No matter how strong your balance sheet is and no matter which sector you operate in all of our businesses will be tested over the coming weeks and months.

With that in mind I’ve summarised the various funding measures that are available to small businesses following the Chancellor’s announcements so you can quickly see what help you might be able to get ASAP. I’ve also included a few thoughts on each option and some advice on how to prepare for this period of uncertainty.


Summary of Grant/Funding Options

The table below summarises the funding options that are (or will become) available to help small businesses (including healthcare practices) through the coming weeks and months.

Funding Type Name Provider Summary Criteria Amount Can I get it now?
Grant Small Business Grant Your Local Council If you receive small business rate relief you should be eligible £10k
one off
Grant Your Local Council You operate in retail, hospitality and leisure sectors;
Rateable value < £51k
up to £25k per business No
Business Rates Relief Your Local Council You operate in retail, hospitality and leisure sectors;
Rateable value < £51k
No business rates for the next 12 mths I’d expect this to be reflected in revised bills
Loan Business Interruption Loan Service British Business Bank Revenue < £41m;
Operate in an eligible sector – healthcare is eligible;
Not previously received stat aid beyond €200k
up to £5m with no interest due in first 6 mths From 23/03/20
Loan SME Support Lloyds Banking Group Revenue < £25m; Unspecified Yes
Loan Working Capital Support NatWest Unspecified Unspecified Yes

Small Business Grant

At the time of writing no new information is available about how to apply for the Small Business Grant, first announced in the Chancellor’s speech on 12th March 2020. I’ve checked a number of local authority/council websites and none appear to have any information about it at present. However, in light of the significantly increased package of measures in the 17th March announcement its seems clear that the government recognises that these funds are required urgently.

Rateable Value

Your eligibility for the Small Business Grant depends on whether or not your property/office/clinic is subject to Small Business Rate Relief. The easiest way to find this out is to check your last Non Domestic Rates Bill, example below:

You should see a line like the one above applying a 100% discount to your rates bill.

If you can’t easily track down your last rates bill go to the Business Rates Valuation site, enter your postcode and look for your office.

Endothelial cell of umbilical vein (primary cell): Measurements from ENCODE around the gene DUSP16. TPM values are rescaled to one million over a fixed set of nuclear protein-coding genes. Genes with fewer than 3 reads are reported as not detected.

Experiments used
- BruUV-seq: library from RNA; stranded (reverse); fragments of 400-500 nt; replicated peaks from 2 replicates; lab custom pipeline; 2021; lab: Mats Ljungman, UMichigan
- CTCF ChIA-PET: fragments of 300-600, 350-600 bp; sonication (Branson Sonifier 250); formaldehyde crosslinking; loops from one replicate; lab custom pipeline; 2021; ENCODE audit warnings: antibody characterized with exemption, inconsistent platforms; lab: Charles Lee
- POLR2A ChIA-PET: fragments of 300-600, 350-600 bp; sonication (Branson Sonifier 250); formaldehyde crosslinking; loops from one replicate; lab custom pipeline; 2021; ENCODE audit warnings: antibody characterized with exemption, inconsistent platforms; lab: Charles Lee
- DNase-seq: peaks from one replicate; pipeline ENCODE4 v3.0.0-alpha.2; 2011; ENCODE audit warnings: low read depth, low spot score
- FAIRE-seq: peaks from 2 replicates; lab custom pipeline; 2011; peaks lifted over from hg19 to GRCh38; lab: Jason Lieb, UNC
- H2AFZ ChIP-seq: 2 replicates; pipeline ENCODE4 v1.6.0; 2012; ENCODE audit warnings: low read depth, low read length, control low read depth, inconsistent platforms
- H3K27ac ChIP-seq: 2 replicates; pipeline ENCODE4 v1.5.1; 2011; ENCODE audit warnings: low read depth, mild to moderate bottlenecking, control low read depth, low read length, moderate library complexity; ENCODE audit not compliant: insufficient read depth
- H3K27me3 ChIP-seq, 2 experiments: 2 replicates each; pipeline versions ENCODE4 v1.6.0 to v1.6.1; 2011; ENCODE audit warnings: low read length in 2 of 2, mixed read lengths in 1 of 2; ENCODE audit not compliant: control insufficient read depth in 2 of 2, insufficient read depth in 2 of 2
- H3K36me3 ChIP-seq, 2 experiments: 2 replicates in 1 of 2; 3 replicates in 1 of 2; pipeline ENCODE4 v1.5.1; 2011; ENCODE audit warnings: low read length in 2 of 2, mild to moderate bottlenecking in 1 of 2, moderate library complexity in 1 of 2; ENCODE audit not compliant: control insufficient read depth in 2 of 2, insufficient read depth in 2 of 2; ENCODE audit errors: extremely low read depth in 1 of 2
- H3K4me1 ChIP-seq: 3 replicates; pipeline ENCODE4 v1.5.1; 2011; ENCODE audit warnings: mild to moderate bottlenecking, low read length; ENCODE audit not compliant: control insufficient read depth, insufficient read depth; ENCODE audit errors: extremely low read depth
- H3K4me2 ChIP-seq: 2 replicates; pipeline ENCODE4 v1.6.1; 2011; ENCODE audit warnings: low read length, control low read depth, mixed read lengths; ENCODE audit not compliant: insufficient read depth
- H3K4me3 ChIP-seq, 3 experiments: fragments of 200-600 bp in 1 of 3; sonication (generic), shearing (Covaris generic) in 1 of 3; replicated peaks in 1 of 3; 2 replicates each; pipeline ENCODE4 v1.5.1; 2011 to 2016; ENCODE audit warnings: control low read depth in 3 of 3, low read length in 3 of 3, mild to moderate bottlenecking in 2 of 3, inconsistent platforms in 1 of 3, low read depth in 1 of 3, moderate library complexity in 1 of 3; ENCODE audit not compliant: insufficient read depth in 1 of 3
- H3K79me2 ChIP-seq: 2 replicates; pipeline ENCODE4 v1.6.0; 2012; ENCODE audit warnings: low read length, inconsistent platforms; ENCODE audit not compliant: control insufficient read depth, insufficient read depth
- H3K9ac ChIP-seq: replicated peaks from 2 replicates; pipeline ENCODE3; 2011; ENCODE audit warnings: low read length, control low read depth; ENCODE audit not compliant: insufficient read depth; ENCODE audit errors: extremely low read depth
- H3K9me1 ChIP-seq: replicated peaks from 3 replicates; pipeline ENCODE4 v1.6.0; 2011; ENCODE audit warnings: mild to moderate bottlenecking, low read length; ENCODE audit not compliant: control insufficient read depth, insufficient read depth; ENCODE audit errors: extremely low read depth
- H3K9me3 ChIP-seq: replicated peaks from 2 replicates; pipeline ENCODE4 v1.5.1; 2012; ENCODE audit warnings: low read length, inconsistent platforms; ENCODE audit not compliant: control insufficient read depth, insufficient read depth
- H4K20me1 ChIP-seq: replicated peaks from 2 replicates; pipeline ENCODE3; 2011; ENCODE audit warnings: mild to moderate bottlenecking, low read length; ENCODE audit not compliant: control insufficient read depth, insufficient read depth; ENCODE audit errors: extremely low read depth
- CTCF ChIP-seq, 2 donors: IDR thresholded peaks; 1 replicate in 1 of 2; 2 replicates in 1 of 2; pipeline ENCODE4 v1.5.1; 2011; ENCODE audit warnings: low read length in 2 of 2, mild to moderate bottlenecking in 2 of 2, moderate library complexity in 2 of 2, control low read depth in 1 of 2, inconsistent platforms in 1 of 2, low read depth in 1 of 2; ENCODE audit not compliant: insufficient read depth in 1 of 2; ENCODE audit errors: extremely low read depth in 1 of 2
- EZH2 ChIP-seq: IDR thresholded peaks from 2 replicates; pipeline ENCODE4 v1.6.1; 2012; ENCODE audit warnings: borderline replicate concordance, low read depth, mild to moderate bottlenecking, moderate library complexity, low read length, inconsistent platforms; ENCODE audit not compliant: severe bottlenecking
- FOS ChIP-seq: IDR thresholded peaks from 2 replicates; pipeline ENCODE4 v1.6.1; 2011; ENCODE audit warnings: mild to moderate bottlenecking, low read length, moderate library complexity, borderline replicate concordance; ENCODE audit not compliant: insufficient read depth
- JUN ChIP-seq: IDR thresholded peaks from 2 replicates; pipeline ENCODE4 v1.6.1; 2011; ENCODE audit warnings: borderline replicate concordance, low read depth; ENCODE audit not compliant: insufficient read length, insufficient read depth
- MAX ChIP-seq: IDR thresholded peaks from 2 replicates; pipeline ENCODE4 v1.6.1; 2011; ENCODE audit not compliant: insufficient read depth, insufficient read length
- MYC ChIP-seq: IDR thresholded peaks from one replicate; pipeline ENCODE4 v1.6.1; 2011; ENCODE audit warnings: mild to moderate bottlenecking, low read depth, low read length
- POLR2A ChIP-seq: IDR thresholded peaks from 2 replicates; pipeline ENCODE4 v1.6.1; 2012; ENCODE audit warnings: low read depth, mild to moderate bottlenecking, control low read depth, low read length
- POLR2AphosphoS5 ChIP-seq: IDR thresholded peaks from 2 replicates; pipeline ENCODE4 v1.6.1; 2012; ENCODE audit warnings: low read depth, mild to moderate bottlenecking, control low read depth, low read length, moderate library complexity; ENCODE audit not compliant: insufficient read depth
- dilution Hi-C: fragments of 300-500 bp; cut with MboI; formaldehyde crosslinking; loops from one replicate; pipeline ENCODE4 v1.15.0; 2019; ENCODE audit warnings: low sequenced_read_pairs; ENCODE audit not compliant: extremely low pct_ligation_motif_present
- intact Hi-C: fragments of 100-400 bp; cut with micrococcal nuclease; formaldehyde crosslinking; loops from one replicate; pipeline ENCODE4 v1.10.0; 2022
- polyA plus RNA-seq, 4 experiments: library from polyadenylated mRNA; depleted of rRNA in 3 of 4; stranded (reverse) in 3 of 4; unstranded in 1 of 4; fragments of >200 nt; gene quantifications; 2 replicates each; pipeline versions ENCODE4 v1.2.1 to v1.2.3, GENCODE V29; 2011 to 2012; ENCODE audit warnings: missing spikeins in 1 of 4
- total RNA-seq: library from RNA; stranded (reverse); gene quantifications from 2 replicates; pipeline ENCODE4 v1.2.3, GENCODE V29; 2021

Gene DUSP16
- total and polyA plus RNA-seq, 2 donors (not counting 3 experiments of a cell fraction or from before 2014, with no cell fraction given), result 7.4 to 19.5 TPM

At the time of writing there are no details on how to apply for the Small Business Grant but from previous experience local authority grants tend to be relatively straightforward to apply for. However, given the likely pressure on the system I’d make sure you’re eligible in advance, check your local authority’s website daily and get your application in without delay.

Be Prudent

Even if your business is in extremely good shape my advice would be to apply for the grant and hold on to it as a safety net. None of us have any idea how long this might go on for and should your circumstances become more pressing the last thing you will want to do is go through an application process and wait for the funds to arrive.

Latest Updates

To try and make life easier for everyone I’m checking my local council’s website (Cheshire West) daily and posting any changes here. You may get updates from your own council quicker but they’re all going to be working to the same rules so hopefully this will help if you’re elsewhere in the UK and not getting the information that you need.

Related Post: Best practice for naming a business

Coronavirus Business Interruption Loan Service (CBILS)

This facility, which is primarily underwritten by the British Business Bank, is aimed at supporting lenders (including most high street banks: Lloyds, TSB, Natwest, Barclays and many more) to offer credit or debt facilities to businesses where they might ordinarily decline it.

Often when commercial banks lend to small businesses they tend to cherry-pick the best bets to minimise their risk. However, this measure by the Chancellor is aimed at encouraging lenders to back more risky financing propositions that may, through no fault of their own, have got into difficult as a direct result of coronavirus.

For most healthcare practices, the primary financing options that are likely to be relevant via this scheme will be:

  • Term Debt – generally a cash-flow loan with an agreed interest rate and repayment schedule, often 3-5 years. Based on the assumption that this outbreak is temporary a loan of this nature could provide a way of smoothing out a short-term (3-4 month) dip in income
  • Overdraft – standard overdraft facilities with more preferential terms than those currently on offer

For those practices that invoice businesses (as opposed to individuals) and are finding that payment is being delayed as a result of coronavirus you might also be able to secure invoice financing. In essence, this means that your invoice gets paid immediately by the lender but they take a percentage of the invoice value. The percentage they take depends on the risk profile of the organisation paying the invoice. If its a public sector entity (like the NHS) the risk is likely to be low and so this can be a good way to “pull forward” income at a relatively low cost if you feel future cash-flow might be tight.